2 killed, 11 wounded in Ayala grenade attack PDF Print E-mail
Wednesday, 13 November 2013 10:42

Two aspirants for kagawad in the November 25 barangay election were killed, while the incumbent barangay chairman, his wife and nine others were wounded in a grenade attack in Barangay Ayala in the city’s west coast last Monday night.

Killed were Elvic Gregorio y Sierra, 36, married, and Cecilia “Vita” Ebol y Carpio, 43, single, both kagawad candidates.

Wounded were Ayala Barangay Chairman Diosterides Librero, 53, married, his wife Novelita, 49, Alex Macapili y Carpio, 47, married, Victoria “Darlene” Padernal y Gorit, 49, married, Edgar Enriquez y Flores, married, Edgar Torralba, married, — all incumbent kagawads,  Bernardito Bucoy y Santos, 54, driver, Daniel Carpio, 43, married, barangay utility man, Arcenio Agustin y Cuerda, married, BIN member, Reyner Salanguit y Jones, married, kagawad aspirant and Alvin Gernandez, 39, married.

A police report disclosed that Librero and his party mates were having a meeting (pulong-pulong) inside his residential compound in Calle San Miguel, when two men riding tandem on a motorcycle appeared and and the backrider lobbed two hand grenades on the group around 8 p.m.. Both grenades exploded.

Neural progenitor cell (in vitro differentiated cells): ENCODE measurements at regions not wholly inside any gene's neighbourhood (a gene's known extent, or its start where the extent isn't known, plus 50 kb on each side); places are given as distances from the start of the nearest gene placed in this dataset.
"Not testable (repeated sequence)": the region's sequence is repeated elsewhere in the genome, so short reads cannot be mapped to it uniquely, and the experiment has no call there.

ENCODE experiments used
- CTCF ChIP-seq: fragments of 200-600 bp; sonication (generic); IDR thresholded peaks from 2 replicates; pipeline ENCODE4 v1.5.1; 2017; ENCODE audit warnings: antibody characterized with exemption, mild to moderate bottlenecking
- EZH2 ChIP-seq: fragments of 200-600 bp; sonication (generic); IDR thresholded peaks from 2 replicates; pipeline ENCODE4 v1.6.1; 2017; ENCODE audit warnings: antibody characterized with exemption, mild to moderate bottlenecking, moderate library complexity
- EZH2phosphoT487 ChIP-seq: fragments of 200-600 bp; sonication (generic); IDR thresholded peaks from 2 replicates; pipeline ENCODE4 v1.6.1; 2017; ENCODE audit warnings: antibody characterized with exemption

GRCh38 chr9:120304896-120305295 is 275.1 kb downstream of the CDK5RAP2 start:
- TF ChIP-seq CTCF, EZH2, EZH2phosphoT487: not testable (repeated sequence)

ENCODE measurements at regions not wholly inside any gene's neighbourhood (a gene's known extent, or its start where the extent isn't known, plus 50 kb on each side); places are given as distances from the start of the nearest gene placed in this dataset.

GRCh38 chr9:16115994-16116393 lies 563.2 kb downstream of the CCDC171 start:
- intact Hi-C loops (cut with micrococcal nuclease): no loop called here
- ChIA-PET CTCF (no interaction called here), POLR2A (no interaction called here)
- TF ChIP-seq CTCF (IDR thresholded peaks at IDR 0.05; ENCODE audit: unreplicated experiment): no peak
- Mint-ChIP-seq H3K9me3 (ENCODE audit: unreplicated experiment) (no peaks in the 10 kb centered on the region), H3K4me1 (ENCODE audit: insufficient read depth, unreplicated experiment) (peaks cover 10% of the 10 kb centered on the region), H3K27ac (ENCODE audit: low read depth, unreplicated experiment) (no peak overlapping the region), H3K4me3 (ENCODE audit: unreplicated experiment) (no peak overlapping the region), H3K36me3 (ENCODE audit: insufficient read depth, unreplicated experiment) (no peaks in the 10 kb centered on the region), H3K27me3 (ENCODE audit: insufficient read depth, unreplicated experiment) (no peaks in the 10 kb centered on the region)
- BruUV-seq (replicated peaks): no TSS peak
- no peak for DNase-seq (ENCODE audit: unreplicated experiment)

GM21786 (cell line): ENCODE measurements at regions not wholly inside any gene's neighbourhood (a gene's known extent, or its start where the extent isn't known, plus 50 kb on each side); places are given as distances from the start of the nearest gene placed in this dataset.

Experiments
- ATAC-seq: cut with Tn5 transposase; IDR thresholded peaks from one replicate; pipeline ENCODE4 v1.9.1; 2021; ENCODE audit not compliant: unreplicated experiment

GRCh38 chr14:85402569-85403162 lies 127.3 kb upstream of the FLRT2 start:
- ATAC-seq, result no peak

The grenade throwers sped away after the twin explosions.

Gregorio died on the spot with multiple shrapnel wounds, while all other victims were rushed to the hospital where Ebol was declared dead on arrival.

Policemen led by OIC City Police Director Sr. Supt. Dennis Basngi and bomb experts rushed to the blast site, while men of the Ayala Police Station led by Sr. Insp. Edilberto Alvarez went on follow-up operations for the possible arrest of the perpetrators.

Police were looking into two angles — personal dispute and politics — as behind the deadly grenade attack.

Men of the Ayala police station were still conducting hot pursuit operations as of press time.

Barangay elections were moved to Nov.25 because of security concerns. Many schools in the city that would have been used as polling centers were also still being used as evacuation centers after the Zamboanga City crisis.  — Dan Toribio Jr.